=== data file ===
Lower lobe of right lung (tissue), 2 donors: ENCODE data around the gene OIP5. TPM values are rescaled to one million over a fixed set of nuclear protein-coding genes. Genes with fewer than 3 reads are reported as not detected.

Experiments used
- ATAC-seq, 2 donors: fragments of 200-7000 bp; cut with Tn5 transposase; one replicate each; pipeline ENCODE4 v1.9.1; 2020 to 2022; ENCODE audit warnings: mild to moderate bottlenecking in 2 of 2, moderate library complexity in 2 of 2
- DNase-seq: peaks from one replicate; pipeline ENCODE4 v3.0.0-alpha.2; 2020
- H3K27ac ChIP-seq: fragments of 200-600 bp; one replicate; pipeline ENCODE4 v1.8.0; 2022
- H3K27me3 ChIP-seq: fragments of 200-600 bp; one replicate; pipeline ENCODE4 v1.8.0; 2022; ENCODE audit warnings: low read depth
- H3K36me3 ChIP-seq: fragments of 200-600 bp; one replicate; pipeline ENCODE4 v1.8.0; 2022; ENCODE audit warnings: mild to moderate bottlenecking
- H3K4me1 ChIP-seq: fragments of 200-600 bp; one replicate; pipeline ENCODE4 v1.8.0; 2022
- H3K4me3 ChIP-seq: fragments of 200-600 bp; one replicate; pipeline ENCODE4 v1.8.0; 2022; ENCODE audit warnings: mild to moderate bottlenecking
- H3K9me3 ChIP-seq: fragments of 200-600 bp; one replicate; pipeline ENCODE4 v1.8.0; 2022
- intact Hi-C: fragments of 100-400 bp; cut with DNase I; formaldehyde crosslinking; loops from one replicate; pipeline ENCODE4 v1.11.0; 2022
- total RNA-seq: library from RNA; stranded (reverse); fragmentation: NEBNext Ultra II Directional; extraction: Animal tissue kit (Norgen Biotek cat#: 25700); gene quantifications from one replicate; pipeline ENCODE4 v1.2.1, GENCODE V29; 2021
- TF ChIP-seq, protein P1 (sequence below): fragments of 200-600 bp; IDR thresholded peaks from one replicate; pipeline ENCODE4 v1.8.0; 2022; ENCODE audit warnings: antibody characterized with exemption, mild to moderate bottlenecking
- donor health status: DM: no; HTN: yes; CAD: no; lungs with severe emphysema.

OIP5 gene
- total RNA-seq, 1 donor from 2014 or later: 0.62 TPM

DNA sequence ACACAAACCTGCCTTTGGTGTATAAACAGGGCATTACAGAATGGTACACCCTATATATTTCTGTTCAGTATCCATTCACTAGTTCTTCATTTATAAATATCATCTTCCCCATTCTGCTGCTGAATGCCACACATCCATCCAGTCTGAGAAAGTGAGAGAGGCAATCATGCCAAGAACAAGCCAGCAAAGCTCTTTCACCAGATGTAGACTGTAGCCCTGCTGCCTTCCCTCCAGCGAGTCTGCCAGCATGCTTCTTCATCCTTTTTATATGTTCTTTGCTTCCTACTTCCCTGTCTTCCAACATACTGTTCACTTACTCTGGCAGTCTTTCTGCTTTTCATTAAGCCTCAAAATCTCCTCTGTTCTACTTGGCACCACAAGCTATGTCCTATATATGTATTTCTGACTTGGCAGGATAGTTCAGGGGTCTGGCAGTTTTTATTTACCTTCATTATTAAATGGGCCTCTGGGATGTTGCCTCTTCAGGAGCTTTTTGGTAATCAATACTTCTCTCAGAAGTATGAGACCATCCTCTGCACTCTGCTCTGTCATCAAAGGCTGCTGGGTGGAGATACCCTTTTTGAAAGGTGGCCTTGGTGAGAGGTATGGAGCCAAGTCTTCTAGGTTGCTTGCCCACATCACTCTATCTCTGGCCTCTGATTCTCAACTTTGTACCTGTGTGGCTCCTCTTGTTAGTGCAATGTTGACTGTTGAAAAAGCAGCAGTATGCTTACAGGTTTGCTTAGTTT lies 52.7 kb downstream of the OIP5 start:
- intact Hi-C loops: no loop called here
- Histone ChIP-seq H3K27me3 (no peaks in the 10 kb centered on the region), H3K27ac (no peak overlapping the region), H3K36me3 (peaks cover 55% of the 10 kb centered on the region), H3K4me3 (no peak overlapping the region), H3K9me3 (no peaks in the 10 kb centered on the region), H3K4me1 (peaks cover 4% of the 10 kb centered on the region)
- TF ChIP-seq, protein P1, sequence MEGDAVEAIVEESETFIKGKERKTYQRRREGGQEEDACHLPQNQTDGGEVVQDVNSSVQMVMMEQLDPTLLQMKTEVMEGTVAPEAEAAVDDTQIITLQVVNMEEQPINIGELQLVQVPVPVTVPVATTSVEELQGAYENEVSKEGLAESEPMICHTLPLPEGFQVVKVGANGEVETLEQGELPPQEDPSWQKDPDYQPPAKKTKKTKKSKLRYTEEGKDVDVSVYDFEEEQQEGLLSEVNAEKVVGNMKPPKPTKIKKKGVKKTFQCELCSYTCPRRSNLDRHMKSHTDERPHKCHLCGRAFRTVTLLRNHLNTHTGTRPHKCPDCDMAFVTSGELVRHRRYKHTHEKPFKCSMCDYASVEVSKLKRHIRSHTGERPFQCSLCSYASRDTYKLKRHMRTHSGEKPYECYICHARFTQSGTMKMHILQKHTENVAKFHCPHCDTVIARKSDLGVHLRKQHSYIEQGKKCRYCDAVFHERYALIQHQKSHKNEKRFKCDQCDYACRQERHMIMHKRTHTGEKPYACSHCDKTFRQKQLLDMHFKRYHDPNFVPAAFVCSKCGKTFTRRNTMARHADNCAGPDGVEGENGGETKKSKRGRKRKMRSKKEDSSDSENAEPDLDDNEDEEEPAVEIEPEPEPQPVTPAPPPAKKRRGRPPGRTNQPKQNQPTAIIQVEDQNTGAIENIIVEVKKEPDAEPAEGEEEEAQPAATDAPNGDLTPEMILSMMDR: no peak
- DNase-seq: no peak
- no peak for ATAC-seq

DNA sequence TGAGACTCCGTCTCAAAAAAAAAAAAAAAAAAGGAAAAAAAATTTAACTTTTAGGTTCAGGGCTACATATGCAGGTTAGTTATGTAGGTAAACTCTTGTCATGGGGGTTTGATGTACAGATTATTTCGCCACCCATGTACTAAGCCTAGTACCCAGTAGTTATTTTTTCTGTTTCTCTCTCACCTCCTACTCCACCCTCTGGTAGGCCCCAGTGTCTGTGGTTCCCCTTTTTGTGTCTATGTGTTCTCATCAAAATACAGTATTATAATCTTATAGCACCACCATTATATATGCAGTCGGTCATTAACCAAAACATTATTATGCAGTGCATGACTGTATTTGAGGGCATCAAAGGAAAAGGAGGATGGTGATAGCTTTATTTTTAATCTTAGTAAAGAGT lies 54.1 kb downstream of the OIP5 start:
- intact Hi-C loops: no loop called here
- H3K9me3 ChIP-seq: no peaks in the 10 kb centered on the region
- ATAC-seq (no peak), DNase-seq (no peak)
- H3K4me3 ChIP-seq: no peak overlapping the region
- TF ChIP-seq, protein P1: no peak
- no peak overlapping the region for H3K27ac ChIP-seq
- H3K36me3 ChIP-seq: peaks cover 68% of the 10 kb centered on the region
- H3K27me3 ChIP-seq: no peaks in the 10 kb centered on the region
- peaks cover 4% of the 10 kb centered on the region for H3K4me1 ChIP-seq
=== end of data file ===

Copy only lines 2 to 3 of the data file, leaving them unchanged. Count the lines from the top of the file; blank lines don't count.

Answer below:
Experiments used
- ATAC-seq, 2 donors: fragments of 200-7000 bp; cut with Tn5 transposase; one replicate each; pipeline ENCODE4 v1.9.1; 2020 to 2022; ENCODE audit warnings: mild to moderate bottlenecking in 2 of 2, moderate library complexity in 2 of 2